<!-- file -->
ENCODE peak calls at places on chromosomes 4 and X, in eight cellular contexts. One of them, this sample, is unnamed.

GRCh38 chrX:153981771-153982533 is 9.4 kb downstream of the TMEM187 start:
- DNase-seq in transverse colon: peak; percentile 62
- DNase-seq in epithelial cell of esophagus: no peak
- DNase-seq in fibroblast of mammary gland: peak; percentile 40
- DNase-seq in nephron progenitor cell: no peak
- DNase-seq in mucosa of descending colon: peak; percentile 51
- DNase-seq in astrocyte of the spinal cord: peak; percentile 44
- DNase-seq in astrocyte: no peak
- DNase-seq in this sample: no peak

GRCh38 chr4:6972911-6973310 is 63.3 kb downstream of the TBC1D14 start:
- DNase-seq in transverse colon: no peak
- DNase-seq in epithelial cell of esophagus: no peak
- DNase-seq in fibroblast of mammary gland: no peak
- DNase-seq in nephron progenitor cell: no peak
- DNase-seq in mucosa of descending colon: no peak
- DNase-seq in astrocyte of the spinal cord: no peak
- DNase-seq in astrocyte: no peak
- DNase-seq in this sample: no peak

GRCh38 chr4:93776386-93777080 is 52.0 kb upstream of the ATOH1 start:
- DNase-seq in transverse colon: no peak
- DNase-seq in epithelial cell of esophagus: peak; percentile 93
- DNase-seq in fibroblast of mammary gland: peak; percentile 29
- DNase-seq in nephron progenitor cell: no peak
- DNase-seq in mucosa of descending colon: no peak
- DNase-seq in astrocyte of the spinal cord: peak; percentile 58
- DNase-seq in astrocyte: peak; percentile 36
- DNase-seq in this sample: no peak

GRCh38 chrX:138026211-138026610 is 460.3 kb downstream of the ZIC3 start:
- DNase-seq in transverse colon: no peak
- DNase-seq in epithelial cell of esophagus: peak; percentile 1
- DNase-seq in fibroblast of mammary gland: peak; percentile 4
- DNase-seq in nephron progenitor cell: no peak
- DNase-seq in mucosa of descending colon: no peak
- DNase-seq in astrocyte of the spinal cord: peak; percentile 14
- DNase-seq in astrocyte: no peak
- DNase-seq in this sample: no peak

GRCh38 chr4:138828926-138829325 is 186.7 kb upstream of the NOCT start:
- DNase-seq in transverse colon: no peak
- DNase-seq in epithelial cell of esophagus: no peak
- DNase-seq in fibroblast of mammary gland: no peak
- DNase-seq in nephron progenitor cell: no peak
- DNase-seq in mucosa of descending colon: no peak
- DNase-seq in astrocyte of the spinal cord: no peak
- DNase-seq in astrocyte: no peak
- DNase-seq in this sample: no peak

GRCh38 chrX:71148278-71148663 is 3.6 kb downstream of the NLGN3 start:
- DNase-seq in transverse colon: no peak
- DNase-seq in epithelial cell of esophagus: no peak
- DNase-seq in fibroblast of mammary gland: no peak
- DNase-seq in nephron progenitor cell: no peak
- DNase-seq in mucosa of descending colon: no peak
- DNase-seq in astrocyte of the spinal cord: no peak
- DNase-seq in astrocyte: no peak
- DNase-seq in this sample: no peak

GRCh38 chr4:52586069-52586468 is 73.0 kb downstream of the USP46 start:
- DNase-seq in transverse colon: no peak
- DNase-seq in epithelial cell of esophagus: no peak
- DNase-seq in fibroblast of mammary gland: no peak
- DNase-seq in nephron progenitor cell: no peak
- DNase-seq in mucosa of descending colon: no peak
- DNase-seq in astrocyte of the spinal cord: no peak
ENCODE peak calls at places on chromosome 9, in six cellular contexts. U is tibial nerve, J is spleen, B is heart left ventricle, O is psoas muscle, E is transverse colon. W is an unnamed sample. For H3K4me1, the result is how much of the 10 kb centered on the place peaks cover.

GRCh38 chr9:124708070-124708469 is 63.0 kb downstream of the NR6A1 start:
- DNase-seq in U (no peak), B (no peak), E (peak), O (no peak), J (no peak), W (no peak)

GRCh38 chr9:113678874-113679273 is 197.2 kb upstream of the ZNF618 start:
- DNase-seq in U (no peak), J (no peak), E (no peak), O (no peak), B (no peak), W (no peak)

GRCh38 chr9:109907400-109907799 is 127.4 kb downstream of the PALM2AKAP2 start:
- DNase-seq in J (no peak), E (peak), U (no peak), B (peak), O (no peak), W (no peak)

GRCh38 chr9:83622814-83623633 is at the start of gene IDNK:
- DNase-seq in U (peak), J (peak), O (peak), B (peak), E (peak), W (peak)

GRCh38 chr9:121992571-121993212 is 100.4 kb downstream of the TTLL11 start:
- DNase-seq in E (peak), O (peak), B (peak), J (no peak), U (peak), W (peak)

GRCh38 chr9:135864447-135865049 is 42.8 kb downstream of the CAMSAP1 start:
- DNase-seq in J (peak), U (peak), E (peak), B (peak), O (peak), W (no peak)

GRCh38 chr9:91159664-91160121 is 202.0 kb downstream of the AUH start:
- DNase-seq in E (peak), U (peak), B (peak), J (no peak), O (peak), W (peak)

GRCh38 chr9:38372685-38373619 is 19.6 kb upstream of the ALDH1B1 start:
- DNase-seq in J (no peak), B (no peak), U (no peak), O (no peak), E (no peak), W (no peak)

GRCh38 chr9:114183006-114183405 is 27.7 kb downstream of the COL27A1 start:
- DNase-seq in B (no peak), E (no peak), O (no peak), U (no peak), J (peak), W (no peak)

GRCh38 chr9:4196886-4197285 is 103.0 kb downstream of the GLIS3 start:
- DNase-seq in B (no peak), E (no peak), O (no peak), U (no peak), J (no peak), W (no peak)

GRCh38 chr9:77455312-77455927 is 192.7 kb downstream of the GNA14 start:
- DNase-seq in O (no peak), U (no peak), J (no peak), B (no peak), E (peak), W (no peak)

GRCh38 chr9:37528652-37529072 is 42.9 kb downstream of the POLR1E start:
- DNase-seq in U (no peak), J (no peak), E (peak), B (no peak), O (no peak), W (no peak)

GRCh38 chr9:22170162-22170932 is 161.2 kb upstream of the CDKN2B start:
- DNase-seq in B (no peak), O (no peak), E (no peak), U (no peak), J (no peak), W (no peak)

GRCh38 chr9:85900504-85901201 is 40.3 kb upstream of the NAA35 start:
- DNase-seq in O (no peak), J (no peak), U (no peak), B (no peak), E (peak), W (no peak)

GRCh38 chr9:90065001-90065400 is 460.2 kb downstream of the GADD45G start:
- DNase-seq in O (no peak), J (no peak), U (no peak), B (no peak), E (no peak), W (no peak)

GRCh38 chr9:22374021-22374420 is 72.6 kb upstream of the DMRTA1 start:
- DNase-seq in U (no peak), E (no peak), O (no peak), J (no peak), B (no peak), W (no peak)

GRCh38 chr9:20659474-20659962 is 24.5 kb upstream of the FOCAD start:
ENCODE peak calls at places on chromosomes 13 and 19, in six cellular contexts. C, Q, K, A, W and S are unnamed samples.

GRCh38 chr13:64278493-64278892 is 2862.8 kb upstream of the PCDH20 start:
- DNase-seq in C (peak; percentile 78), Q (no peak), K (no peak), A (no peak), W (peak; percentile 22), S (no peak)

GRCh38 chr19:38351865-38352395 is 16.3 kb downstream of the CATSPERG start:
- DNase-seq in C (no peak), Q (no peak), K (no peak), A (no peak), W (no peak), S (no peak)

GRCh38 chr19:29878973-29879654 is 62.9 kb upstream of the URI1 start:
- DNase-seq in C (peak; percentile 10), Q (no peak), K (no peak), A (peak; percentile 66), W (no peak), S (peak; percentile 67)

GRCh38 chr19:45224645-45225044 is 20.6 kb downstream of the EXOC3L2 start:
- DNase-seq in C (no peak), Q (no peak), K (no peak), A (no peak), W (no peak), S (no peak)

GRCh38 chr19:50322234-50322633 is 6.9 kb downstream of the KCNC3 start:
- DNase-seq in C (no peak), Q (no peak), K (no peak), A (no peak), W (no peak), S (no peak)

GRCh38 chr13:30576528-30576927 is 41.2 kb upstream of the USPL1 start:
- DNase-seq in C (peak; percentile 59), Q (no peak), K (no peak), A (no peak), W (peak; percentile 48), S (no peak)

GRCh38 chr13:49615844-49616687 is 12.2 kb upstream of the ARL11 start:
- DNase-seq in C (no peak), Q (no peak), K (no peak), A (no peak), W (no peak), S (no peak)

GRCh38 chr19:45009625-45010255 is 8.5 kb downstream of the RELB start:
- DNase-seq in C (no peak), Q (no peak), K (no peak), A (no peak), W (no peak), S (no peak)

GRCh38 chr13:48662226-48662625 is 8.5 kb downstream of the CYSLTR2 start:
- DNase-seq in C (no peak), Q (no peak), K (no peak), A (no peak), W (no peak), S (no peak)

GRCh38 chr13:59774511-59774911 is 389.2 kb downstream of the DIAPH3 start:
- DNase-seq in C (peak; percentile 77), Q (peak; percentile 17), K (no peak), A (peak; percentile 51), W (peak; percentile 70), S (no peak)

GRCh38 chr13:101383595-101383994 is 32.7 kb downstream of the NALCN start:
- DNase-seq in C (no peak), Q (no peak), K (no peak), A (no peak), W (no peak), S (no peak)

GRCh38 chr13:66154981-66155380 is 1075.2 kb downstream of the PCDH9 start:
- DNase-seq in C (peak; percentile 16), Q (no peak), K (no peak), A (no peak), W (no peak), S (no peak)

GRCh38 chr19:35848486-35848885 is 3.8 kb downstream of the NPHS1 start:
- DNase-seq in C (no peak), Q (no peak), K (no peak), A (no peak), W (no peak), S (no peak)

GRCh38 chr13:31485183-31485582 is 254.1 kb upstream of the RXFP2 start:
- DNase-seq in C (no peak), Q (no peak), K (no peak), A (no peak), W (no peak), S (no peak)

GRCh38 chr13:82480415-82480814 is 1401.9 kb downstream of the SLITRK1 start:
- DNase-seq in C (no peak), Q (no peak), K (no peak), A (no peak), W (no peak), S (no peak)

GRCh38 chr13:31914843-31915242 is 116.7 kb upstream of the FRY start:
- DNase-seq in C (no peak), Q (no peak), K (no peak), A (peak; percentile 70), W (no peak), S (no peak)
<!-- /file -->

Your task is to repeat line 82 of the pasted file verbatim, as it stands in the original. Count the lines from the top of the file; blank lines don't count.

GRCh38 chr9:4196886-4197285 is 103.0 kb downstream of the GLIS3 start: